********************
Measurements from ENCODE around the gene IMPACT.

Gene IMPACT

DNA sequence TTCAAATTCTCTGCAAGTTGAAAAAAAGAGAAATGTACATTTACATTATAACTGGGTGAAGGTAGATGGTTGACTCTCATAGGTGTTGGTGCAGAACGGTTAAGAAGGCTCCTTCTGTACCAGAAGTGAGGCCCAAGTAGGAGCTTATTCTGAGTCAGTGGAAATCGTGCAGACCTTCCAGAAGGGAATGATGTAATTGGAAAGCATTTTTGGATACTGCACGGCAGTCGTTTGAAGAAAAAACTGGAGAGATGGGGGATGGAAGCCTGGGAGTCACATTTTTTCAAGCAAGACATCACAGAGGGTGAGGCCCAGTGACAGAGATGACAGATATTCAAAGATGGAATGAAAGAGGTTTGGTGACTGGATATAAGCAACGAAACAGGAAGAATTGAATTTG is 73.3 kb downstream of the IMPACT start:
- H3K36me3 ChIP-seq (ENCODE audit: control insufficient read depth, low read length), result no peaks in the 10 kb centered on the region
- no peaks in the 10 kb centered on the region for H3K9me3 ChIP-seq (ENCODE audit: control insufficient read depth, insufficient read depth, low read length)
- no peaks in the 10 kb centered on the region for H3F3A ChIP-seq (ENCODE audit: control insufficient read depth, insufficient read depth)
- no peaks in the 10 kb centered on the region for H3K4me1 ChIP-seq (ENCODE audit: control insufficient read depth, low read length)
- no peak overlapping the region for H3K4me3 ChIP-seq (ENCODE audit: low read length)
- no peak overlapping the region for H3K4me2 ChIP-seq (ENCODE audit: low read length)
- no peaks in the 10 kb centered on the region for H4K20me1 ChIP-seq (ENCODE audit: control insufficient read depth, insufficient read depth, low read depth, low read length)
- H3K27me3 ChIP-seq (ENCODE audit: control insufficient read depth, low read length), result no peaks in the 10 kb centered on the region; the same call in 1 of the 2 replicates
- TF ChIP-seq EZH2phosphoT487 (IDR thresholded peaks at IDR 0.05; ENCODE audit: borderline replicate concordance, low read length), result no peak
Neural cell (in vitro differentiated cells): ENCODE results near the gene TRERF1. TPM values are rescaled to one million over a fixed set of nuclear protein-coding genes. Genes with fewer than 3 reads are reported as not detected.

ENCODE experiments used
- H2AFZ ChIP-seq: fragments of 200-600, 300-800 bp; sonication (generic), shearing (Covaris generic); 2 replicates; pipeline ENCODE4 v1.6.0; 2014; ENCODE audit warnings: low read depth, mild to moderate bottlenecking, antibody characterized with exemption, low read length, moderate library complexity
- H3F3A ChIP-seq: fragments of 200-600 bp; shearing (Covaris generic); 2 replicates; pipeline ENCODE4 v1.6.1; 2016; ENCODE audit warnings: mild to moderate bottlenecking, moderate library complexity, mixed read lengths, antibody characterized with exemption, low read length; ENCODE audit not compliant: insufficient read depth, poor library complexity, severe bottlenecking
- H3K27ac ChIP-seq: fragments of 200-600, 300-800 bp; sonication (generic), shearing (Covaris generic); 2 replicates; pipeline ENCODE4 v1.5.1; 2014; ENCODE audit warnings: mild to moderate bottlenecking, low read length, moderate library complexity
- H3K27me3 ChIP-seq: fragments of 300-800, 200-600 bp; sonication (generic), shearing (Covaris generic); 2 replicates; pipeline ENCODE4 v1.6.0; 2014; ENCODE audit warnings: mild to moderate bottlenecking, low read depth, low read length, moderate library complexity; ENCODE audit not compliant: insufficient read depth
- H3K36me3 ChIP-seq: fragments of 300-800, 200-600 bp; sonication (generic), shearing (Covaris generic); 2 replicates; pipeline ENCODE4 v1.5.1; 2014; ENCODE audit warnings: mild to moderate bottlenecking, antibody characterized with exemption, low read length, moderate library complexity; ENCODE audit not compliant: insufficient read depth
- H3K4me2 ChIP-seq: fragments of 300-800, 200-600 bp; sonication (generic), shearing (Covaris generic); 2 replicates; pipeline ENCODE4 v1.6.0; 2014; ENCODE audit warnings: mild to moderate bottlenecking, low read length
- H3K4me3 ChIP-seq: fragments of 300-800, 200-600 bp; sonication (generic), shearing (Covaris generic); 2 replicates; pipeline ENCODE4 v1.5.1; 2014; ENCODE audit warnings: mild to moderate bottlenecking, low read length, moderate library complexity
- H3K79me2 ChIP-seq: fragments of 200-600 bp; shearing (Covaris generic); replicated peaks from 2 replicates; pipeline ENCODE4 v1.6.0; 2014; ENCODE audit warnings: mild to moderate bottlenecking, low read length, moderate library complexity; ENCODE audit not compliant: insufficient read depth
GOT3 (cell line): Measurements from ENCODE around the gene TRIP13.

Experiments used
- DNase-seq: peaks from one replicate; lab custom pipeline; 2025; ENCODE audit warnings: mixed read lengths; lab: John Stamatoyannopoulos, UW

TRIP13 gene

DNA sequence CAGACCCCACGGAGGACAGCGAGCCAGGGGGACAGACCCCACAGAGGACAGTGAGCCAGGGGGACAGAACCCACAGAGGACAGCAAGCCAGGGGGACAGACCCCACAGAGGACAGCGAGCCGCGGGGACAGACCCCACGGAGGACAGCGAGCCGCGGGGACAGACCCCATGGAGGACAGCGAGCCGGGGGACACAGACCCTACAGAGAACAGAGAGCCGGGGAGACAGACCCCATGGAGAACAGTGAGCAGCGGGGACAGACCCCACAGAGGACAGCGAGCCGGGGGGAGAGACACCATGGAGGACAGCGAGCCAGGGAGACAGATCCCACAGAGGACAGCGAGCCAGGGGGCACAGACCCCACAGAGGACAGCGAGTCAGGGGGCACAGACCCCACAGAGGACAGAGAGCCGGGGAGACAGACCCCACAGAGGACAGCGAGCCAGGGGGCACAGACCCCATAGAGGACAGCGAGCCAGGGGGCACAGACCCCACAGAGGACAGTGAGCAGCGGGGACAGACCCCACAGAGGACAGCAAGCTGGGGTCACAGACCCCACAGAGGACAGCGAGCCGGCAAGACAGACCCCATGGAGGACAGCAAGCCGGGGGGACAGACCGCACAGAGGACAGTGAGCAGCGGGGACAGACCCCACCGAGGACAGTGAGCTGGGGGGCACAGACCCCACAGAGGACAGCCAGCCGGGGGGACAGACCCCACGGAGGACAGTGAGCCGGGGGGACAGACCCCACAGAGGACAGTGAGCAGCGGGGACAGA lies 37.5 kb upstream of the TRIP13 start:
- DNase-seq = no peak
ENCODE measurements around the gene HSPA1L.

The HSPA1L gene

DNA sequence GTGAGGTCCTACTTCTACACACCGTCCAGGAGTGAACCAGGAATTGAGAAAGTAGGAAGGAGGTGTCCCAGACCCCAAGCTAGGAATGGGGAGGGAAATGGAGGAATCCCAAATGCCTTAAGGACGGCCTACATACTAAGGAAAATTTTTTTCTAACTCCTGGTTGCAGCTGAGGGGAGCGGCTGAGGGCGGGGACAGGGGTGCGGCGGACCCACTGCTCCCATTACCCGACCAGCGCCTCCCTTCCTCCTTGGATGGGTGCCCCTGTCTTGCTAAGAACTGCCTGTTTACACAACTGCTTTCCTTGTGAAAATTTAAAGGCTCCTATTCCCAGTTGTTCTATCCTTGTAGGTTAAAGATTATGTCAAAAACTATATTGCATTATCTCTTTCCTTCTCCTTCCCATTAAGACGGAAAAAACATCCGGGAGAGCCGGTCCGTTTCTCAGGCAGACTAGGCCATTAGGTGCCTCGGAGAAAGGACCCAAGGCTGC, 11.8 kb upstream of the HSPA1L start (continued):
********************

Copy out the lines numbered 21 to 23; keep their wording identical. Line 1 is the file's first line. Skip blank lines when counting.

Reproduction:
- H3K4me3 ChIP-seq: fragments of 300-800, 200-600 bp; sonication (generic), shearing (Covaris generic); 2 replicates; pipeline ENCODE4 v1.5.1; 2014; ENCODE audit warnings: mild to moderate bottlenecking, low read length, moderate library complexity
- H3K79me2 ChIP-seq: fragments of 200-600 bp; shearing (Covaris generic); replicated peaks from 2 replicates; pipeline ENCODE4 v1.6.0; 2014; ENCODE audit warnings: mild to moderate bottlenecking, low read length, moderate library complexity; ENCODE audit not compliant: insufficient read depth
GOT3 (cell line): Measurements from ENCODE around the gene TRIP13.